Everyone has a different interview style. Some interviewers get right down to the business and don’t waste time with small talk. Others kick off an interview with softball questions as a way to relax the candidate and get to know their personality better. Eventually, harder questions are asked, and the interview dance begins.

Whenever people are interviewing, they wonder if their answers are in line with the interviewer. A candidate wants to connect with the interviewer. They want to be liked in hopes that the connection is a catalyst for being hired.

One way to help facilitate connection is to mimic the interviewer’s gestures or verbiage. Don’t do this aggressively or it’ll be obvious and seem like a game of Simon says. Instead, focus on how the interviewer sits or gestures. A few times during the interview find ways to mirror either the body language or the actual language of the interviewer.

If the interviewer mentions a desire for a candidate that is innovative or good with deadlines be sure to reiterate those qualities using their own phrases or words in your answers. If you find the interviewer listens with their hands folded, you may consider making the same posture during the next round of questions.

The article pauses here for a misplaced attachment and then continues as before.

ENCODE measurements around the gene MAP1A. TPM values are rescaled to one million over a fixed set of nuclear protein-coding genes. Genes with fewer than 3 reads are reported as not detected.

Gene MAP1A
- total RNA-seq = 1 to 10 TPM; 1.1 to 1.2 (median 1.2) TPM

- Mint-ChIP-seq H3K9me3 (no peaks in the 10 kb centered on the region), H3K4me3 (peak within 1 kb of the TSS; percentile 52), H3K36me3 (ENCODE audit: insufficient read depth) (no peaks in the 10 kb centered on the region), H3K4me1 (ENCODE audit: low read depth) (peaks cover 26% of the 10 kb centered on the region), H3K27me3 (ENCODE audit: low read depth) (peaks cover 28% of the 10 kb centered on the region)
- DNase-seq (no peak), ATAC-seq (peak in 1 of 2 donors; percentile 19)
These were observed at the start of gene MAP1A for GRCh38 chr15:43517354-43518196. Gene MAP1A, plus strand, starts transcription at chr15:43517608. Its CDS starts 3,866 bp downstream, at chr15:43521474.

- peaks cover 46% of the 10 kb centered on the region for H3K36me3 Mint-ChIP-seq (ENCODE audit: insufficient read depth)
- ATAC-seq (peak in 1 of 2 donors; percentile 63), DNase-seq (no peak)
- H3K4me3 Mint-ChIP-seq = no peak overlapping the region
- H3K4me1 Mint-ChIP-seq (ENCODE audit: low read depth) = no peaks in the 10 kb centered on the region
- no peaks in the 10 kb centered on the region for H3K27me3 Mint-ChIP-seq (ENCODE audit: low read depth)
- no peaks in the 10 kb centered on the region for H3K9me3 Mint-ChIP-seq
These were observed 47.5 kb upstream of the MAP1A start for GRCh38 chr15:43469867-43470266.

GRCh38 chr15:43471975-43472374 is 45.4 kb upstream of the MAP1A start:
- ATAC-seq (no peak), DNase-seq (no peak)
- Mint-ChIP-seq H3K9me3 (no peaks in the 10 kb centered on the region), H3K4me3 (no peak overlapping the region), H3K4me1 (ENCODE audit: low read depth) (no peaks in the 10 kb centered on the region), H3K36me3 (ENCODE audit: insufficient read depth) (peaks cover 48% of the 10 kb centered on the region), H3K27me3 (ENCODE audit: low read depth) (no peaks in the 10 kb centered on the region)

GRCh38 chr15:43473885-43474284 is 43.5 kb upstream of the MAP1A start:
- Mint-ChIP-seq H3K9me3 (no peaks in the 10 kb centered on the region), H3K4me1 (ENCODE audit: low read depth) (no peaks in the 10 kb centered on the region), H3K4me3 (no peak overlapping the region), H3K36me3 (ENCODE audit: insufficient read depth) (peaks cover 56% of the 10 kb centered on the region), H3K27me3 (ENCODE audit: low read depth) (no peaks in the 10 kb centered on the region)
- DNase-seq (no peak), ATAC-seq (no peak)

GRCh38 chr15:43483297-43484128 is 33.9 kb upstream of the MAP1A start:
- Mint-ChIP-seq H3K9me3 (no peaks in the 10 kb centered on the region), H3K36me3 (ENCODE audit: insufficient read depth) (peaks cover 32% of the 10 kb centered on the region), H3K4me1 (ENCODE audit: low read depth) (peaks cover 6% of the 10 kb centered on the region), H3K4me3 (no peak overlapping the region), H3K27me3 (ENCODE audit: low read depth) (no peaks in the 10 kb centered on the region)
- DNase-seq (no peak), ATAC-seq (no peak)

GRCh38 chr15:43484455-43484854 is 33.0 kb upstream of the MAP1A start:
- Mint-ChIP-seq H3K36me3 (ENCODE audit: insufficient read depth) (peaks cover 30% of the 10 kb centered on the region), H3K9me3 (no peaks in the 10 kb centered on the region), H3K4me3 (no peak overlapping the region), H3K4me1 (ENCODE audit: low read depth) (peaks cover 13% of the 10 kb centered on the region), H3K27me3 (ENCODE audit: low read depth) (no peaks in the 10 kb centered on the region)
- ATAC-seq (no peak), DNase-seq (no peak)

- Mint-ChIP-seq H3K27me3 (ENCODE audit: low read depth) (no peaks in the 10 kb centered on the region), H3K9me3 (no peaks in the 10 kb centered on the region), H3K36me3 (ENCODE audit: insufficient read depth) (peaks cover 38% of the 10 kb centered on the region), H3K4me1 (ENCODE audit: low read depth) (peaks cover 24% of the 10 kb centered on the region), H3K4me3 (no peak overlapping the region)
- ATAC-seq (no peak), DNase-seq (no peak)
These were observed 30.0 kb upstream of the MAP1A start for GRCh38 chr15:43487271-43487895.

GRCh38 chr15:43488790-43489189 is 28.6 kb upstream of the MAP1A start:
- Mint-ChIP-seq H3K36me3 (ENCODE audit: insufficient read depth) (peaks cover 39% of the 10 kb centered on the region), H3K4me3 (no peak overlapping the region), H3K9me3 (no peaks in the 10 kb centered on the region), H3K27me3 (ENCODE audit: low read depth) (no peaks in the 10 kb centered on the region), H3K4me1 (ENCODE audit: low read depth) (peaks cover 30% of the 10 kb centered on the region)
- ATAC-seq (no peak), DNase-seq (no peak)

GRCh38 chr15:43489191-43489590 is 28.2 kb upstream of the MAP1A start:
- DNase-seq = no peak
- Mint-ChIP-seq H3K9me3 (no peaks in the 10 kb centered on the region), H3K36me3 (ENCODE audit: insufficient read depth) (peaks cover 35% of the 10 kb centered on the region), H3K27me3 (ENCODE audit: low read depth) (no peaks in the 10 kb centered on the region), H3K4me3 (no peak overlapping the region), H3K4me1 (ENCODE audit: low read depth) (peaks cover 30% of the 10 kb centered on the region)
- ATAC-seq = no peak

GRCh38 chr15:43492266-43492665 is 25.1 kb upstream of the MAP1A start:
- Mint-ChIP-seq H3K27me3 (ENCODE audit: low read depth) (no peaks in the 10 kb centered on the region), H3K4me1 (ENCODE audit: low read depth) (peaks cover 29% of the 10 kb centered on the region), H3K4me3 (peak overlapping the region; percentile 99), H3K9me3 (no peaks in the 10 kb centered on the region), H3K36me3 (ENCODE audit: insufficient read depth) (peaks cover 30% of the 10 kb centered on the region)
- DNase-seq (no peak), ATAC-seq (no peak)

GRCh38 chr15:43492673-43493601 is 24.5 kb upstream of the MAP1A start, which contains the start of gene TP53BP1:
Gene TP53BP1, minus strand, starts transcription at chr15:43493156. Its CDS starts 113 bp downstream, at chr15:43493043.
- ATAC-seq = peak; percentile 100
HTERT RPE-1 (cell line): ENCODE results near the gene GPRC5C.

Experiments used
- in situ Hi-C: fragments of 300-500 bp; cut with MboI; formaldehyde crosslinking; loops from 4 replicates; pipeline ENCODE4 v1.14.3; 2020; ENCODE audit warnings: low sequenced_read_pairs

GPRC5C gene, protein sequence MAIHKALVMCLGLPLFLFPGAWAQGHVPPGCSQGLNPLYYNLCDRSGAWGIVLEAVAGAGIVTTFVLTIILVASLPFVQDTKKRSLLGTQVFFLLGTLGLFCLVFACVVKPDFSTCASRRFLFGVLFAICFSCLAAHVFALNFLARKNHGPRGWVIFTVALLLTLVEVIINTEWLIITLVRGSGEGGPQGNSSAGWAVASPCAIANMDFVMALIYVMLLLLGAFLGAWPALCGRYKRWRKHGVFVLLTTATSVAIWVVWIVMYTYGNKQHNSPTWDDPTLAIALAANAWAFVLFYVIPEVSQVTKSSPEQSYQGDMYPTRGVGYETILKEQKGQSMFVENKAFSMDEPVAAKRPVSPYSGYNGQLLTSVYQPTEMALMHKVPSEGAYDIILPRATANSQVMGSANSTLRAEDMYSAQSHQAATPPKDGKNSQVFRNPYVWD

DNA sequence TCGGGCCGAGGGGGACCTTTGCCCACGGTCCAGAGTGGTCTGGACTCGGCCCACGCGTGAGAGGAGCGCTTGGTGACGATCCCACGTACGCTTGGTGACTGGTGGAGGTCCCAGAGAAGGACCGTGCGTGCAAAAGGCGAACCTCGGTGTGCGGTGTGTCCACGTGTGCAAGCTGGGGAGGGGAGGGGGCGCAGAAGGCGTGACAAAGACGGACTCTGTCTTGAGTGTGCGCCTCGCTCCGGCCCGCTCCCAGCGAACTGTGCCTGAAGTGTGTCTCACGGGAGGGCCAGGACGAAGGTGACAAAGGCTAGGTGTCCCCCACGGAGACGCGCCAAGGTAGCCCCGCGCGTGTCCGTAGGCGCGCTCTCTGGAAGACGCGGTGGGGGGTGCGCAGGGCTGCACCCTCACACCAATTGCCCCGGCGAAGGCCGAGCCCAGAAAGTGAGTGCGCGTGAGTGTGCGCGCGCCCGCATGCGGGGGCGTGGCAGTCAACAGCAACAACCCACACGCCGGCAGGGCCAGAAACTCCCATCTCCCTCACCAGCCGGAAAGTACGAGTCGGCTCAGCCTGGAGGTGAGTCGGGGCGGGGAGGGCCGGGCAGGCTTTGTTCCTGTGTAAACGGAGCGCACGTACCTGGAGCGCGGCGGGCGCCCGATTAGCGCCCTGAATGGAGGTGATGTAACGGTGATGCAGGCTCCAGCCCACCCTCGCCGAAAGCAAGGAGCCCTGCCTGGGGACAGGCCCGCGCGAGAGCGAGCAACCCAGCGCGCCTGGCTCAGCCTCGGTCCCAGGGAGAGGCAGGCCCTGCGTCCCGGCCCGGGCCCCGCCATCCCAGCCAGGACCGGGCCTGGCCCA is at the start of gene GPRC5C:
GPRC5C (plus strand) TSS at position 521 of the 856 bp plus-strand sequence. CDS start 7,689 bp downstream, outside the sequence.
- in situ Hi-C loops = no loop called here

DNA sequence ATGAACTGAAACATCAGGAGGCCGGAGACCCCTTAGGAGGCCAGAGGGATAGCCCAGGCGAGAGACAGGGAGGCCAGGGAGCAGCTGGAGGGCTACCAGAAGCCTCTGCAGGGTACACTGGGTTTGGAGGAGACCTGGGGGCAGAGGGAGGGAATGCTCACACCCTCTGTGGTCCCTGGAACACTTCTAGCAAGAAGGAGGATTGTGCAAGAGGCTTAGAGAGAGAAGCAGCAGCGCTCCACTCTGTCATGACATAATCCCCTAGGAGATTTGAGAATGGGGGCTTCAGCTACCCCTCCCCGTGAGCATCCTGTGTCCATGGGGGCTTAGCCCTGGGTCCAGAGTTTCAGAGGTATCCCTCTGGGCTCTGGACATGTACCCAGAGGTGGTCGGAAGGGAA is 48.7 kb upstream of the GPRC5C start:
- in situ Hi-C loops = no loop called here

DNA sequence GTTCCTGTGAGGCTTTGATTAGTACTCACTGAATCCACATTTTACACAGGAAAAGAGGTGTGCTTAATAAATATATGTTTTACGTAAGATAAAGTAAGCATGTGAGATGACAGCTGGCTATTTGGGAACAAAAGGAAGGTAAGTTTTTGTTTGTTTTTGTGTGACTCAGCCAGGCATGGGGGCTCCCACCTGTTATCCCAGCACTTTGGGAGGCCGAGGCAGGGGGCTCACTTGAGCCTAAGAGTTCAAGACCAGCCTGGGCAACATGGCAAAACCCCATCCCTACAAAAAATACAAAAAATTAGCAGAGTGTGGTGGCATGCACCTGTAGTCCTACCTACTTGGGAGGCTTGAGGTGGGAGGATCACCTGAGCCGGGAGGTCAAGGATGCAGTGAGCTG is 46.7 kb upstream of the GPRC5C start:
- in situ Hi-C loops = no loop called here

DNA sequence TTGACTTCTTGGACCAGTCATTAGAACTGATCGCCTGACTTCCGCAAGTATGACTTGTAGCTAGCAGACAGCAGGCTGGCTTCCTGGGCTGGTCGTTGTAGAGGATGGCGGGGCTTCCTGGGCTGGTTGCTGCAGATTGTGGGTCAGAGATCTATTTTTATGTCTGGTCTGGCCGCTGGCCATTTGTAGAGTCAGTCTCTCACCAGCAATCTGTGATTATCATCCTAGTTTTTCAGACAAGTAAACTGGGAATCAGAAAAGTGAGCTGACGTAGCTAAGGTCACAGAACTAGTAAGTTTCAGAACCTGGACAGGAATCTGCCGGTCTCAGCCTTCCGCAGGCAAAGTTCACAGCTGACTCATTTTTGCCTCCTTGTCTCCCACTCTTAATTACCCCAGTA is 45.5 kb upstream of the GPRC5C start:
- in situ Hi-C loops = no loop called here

Once the thick of the interview begins and the harder questions are being asked, how do you respond? Is there a universal response that always wins with hard interview questions? Yes. First, listen to the hard or complex question and smile. Then compliment the interviewer on their question, “You know, that is a really great question.”

This works because the interviewer immediately feels they are doing their job well. Everyone likes to feel like they are skilled in what they do. Complimenting them is an instant way to spark pride in the interviewer. Regardless of how you answer the question, the interviewer is probably still caught up on the compliment. Their reaction to whatever you say is usually overwhelmingly positive because it began with a rush of positive feelings.

You can overdo it, though. Don’t tell them every question is a good one. Find a way to mention once or twice how great their question is when they ask. This allows you to make a positive connection with the interviewer beyond just selling your resume and skill set. The interviewer will now have the chance to see not only will you add value to the company, but you also see their value.

Every manager and interviewer wants to feel valued and respected by their staff. Knowing you feel this way about them builds their confidence in you and themselves. Everyone wins, and it could help you win the job.

Originally published on Ladders.

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